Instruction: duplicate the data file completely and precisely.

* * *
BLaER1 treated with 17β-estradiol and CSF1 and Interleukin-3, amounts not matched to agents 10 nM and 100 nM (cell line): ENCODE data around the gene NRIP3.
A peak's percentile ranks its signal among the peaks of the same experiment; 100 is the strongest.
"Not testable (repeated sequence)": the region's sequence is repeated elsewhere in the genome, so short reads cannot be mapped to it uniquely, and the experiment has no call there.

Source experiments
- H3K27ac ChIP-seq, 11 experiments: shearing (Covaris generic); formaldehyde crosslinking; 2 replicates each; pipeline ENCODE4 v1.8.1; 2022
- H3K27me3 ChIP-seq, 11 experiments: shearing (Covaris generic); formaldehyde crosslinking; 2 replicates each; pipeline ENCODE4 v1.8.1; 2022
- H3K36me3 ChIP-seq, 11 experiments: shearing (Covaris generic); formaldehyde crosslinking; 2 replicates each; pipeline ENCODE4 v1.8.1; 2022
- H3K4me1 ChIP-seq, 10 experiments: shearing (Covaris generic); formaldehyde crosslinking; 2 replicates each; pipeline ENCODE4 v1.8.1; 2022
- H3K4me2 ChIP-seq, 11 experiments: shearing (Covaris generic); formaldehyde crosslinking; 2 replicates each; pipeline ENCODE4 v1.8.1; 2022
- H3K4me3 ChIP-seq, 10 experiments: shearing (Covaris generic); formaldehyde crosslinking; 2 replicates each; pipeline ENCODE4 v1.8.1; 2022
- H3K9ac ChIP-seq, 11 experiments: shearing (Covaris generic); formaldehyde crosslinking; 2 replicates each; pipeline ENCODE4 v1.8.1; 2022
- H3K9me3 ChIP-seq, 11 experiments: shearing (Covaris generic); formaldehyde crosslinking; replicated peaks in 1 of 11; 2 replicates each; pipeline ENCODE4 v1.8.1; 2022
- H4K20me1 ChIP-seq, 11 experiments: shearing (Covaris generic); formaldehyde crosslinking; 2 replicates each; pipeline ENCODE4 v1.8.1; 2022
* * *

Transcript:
BLaER1 treated with 17β-estradiol and CSF1 and Interleukin-3, amounts not matched to agents 10 nM and 100 nM (cell line): ENCODE data around the gene NRIP3.
A peak's percentile ranks its signal among the peaks of the same experiment; 100 is the strongest.
"Not testable (repeated sequence)": the region's sequence is repeated elsewhere in the genome, so short reads cannot be mapped to it uniquely, and the experiment has no call there.

Source experiments
- H3K27ac ChIP-seq, 11 experiments: shearing (Covaris generic); formaldehyde crosslinking; 2 replicates each; pipeline ENCODE4 v1.8.1; 2022
- H3K27me3 ChIP-seq, 11 experiments: shearing (Covaris generic); formaldehyde crosslinking; 2 replicates each; pipeline ENCODE4 v1.8.1; 2022
- H3K36me3 ChIP-seq, 11 experiments: shearing (Covaris generic); formaldehyde crosslinking; 2 replicates each; pipeline ENCODE4 v1.8.1; 2022
- H3K4me1 ChIP-seq, 10 experiments: shearing (Covaris generic); formaldehyde crosslinking; 2 replicates each; pipeline ENCODE4 v1.8.1; 2022
- H3K4me2 ChIP-seq, 11 experiments: shearing (Covaris generic); formaldehyde crosslinking; 2 replicates each; pipeline ENCODE4 v1.8.1; 2022
- H3K4me3 ChIP-seq, 10 experiments: shearing (Covaris generic); formaldehyde crosslinking; 2 replicates each; pipeline ENCODE4 v1.8.1; 2022
- H3K9ac ChIP-seq, 11 experiments: shearing (Covaris generic); formaldehyde crosslinking; 2 replicates each; pipeline ENCODE4 v1.8.1; 2022
- H3K9me3 ChIP-seq, 11 experiments: shearing (Covaris generic); formaldehyde crosslinking; replicated peaks in 1 of 11; 2 replicates each; pipeline ENCODE4 v1.8.1; 2022
- H4K20me1 ChIP-seq, 11 experiments: shearing (Covaris generic); formaldehyde crosslinking; 2 replicates each; pipeline ENCODE4 v1.8.1; 2022